For more than 30 years, this business has made its living by manufacturing parts and buying up service parts divisions of other companies. See how leader Jimm Grafft’s keen senses have led to big developments.
The secret to Jim Grafft’s success has been excellent timing. Since 1976, the owner of Certified Parts Corporation (CPC) in Edgerton and Janesville, Wis. has been successful at partially or fully buying companies that go out of production.
In 1982, Jim purchased the Arctic Cat snowmobile division, including tools, dyes, intellectual property and trademarks. He immediately started working with the employees in the Thief River Falls Minnesota manufacturing plant and successfully pulled together a group of investors to begin production in 1983.
“Only two people can say that they have owned Arctic Cat. Edgar Hetteen and me,” Jim says.
Jim licensed Arctco to manufacture the snowmobiles in the Thief River Falls plant and was controlling shareholder. Soon after, he formed a joint venture licensing agreement with a Swedish distributor to manufacture and assemble snowmobiles for the European market.
“My father recognizes the importance in taking care of a customer after the sale,” says Jim’s son, Jay Grafft, vice president of CPC’s Comet division. “He saw a need to provide service parts for companies that are no longer around, and that’s how CPC began.”
CPC started when Jim was working at Fox Corporation, a mini-bike factory that shut down in 1976. Jim knew that eventually, the already-purchased bikes would need repair, whether it was a new sprocket, new handlebar grip or new tire. So, he bought the service parts division from Fox.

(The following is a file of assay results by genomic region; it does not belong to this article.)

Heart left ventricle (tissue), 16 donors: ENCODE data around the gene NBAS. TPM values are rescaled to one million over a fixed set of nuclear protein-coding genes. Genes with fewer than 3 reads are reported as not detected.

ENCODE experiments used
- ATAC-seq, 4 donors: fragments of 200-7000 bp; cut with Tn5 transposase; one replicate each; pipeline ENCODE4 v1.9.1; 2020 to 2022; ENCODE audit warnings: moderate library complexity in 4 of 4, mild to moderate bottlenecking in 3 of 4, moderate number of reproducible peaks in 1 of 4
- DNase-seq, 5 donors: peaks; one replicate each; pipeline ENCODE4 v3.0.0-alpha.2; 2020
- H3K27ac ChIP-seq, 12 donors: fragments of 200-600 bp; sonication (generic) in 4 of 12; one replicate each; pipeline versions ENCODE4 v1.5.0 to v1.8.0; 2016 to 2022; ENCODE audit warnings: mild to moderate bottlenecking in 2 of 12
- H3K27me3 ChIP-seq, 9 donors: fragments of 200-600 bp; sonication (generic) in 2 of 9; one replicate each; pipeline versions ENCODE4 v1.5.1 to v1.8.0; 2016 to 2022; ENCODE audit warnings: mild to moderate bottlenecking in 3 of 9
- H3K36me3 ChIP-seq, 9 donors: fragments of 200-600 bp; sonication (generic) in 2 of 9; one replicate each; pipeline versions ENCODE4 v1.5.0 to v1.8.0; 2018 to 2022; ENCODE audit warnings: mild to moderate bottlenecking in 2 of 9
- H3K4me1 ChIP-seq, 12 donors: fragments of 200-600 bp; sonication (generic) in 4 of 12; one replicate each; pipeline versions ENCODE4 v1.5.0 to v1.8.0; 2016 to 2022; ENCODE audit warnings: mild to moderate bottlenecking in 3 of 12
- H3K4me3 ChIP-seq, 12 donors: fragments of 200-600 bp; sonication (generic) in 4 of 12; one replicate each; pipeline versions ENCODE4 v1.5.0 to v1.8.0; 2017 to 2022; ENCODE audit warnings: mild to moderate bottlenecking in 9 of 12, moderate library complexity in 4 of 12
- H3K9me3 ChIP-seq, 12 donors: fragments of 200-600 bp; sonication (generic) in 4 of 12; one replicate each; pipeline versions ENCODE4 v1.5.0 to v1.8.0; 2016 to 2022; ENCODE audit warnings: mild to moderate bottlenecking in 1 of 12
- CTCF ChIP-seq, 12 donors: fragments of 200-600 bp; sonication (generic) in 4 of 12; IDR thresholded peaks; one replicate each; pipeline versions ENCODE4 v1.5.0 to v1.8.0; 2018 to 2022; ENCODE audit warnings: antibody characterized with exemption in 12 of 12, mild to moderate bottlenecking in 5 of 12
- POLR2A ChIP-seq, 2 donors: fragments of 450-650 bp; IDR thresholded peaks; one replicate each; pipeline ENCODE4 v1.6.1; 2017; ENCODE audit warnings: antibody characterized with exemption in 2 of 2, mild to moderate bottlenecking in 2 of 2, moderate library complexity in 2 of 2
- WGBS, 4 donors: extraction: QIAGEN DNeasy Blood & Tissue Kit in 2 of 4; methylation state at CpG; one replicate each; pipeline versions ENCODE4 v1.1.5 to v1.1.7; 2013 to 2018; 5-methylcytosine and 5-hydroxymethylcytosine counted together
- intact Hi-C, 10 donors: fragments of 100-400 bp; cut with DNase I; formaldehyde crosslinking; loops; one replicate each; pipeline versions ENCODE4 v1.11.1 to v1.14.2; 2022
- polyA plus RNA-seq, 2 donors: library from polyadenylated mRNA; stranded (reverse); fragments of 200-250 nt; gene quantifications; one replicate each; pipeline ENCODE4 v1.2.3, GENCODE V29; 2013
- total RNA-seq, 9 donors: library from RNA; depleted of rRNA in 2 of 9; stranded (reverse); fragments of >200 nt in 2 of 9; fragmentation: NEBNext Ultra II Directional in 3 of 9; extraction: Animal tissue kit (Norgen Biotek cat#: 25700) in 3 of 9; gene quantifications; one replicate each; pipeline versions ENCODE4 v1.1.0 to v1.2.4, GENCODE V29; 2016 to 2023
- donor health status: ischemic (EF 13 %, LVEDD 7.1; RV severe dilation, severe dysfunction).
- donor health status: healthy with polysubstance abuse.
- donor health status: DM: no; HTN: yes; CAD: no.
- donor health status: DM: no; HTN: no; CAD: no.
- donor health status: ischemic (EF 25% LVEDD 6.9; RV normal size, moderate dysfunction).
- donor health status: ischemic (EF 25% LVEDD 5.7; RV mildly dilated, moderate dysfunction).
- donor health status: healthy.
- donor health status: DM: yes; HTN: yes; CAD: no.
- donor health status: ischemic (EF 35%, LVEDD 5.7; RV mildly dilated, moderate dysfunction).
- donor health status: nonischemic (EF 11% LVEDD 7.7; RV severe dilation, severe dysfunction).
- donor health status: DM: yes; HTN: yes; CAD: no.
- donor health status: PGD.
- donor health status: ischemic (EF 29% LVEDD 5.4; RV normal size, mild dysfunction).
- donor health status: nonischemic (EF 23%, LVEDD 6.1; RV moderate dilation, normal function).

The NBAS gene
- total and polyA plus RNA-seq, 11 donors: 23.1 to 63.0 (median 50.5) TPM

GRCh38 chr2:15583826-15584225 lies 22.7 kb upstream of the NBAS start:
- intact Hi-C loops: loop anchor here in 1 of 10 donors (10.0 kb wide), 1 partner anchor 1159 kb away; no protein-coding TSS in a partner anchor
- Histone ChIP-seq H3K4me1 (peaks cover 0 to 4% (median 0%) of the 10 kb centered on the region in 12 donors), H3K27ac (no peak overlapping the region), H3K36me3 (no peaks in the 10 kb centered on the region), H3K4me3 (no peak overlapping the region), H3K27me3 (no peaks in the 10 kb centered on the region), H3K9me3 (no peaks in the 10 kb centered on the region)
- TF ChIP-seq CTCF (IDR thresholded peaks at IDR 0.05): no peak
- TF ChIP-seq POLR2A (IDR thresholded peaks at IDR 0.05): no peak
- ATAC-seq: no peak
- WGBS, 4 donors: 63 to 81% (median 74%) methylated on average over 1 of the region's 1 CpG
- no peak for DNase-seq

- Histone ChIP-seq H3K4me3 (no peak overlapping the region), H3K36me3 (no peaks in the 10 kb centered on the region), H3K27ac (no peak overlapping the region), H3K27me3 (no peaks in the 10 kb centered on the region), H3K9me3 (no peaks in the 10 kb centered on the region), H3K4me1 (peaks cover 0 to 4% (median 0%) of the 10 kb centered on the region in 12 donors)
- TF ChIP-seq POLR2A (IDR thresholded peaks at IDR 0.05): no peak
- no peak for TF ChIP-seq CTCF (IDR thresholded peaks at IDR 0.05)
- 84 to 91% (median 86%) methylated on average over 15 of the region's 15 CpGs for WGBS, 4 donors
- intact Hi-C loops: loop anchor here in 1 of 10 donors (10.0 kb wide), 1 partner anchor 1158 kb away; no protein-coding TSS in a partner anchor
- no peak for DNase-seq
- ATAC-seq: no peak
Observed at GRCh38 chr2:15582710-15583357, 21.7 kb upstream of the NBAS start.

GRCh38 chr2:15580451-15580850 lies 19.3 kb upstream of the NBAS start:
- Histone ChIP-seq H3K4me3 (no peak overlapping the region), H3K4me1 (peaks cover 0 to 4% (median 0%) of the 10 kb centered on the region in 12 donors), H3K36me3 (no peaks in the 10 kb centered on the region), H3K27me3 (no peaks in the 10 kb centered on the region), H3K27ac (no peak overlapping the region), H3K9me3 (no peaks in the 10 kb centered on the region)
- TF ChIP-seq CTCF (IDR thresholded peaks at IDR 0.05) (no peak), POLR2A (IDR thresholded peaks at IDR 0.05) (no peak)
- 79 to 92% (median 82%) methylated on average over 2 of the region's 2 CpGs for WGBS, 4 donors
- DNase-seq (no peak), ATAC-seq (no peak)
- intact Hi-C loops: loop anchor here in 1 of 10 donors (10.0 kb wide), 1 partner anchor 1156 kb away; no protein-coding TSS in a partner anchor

Since then, he’s amassed dozens of service parts divisions. In 1982, he branded his company ‘Certified Parts Corporation’ and hasn’t slowed down since. The customer base includes names such as Yamaha, Kawasaki, Ariens – a snow blower manufacturer – and Honda.
“It’s a pretty impressive list,” Jay says. “We carry service parts for John Deere snowmobiles from the early ‘80s. All sorts of mini-bike, snowmobile and go-kart manufacturers went out of business back then, and we’d buy the existing inventory, the intellectual property and the tools to re-manufacture more parts when they run out. If there’s still a need for it, we’ll make it.”
In 2009, Jim bought out Comet, a manufacturer of clutches for the power equipment industry. The decision has significantly added to CPC’s success story. Steven Consigny, CPC’s president, received an email in 2008 that Comet was “closing its doors for two weeks.”
“Right away, I thought that sounded odd,” Consigny says. “What kind of major business shuts down for two weeks and then opens back up? We began to monitor the situation closely.”
Within months, CPC bought out Comet’s entire company at an auction.
It wasn’t easy to ship Comet’s inventory to Wisconsin, get the product line back together and re-acquire lost customers, but the CPC decision-makers knew the purchase would pay off. Comet has been a standard bearer of clutches since its inception, so to obtain the brand has added to CPC’s prestige.
There are many businesses that need service parts from Comet. For example, every Yamaha golf cart made from 1986 through 2005 was made with a Comet clutch. Comet is also a supplier to major manufacturers such as Arctic Cat and John Deere.
“To this day, when you say ‘Comet,’ people know it,” says Nancy Terrill, CPC’s marketing and business development manager. “It was a smart move on Jim’s part to purchase it because it’s a name everybody recognizes.”
The timing of that purchase was critical. Not only did CPC survive the economic recession of 2008, but it exponentially grew in products produced. Since 2009, CPC has grown from 10 employees to upwards of 70 employees.